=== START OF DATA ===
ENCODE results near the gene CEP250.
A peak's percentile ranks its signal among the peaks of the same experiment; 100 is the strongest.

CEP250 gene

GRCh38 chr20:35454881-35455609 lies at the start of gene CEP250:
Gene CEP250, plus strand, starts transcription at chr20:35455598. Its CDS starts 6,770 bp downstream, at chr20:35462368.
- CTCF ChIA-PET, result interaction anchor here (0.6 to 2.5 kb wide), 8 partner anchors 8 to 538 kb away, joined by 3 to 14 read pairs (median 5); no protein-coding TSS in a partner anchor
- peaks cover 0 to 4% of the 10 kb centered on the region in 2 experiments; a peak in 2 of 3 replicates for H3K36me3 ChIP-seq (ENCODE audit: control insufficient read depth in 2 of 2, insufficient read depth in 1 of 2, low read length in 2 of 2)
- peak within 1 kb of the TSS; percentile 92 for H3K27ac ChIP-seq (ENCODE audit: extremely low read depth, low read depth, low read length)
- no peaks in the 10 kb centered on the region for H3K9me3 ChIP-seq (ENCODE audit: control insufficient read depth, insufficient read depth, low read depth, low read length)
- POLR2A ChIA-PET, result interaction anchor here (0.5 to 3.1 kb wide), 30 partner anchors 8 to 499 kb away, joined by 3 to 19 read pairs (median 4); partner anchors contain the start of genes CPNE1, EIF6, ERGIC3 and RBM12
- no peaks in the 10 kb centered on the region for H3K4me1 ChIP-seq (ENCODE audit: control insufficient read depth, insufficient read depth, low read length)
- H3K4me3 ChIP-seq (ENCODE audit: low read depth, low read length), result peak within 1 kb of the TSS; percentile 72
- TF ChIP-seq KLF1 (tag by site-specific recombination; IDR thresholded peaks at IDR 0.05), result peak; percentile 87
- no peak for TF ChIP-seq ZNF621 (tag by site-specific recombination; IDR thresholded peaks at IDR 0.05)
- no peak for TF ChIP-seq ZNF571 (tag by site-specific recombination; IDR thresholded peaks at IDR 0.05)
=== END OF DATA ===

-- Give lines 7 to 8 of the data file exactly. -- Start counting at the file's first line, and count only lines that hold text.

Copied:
- peaks cover 0 to 4% of the 10 kb centered on the region in 2 experiments; a peak in 2 of 3 replicates for H3K36me3 ChIP-seq (ENCODE audit: control insufficient read depth in 2 of 2, insufficient read depth in 1 of 2, low read length in 2 of 2)
- peak within 1 kb of the TSS; percentile 92 for H3K27ac ChIP-seq (ENCODE audit: extremely low read depth, low read depth, low read length)